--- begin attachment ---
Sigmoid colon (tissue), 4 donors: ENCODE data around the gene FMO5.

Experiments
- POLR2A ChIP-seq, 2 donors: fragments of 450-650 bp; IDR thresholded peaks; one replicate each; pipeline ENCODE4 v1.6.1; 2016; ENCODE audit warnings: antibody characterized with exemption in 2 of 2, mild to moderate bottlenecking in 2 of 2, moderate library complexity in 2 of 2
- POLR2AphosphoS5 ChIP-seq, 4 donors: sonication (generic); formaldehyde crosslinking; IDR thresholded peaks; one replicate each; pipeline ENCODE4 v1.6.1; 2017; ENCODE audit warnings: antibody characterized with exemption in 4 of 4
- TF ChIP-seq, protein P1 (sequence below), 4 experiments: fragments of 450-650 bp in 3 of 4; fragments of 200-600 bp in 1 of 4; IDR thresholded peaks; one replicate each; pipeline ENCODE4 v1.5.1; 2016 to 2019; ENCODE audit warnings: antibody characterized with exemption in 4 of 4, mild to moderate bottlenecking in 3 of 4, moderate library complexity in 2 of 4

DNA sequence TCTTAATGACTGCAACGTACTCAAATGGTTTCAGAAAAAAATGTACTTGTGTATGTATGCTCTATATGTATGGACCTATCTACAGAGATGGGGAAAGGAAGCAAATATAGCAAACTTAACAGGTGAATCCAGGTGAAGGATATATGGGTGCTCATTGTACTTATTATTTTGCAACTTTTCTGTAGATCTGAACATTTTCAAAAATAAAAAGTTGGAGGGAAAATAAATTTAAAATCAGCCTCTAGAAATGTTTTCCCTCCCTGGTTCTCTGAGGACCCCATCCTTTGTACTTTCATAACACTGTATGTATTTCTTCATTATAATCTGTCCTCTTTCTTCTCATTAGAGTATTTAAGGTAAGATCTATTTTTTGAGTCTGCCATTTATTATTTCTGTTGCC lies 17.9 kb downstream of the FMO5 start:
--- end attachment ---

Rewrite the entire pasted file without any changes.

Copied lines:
Sigmoid colon (tissue), 4 donors: ENCODE data around the gene FMO5.

Experiments
- POLR2A ChIP-seq, 2 donors: fragments of 450-650 bp; IDR thresholded peaks; one replicate each; pipeline ENCODE4 v1.6.1; 2016; ENCODE audit warnings: antibody characterized with exemption in 2 of 2, mild to moderate bottlenecking in 2 of 2, moderate library complexity in 2 of 2
- POLR2AphosphoS5 ChIP-seq, 4 donors: sonication (generic); formaldehyde crosslinking; IDR thresholded peaks; one replicate each; pipeline ENCODE4 v1.6.1; 2017; ENCODE audit warnings: antibody characterized with exemption in 4 of 4
- TF ChIP-seq, protein P1 (sequence below), 4 experiments: fragments of 450-650 bp in 3 of 4; fragments of 200-600 bp in 1 of 4; IDR thresholded peaks; one replicate each; pipeline ENCODE4 v1.5.1; 2016 to 2019; ENCODE audit warnings: antibody characterized with exemption in 4 of 4, mild to moderate bottlenecking in 3 of 4, moderate library complexity in 2 of 4

DNA sequence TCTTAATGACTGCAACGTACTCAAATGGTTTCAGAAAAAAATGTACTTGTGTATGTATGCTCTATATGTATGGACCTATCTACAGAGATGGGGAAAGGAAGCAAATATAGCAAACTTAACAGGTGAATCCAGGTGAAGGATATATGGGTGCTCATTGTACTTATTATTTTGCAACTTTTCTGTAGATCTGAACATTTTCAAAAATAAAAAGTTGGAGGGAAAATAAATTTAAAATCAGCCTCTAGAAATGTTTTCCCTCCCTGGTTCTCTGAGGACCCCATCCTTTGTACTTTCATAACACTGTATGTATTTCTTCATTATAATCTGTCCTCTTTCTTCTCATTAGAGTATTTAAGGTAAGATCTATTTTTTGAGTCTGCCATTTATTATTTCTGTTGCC lies 17.9 kb downstream of the FMO5 start: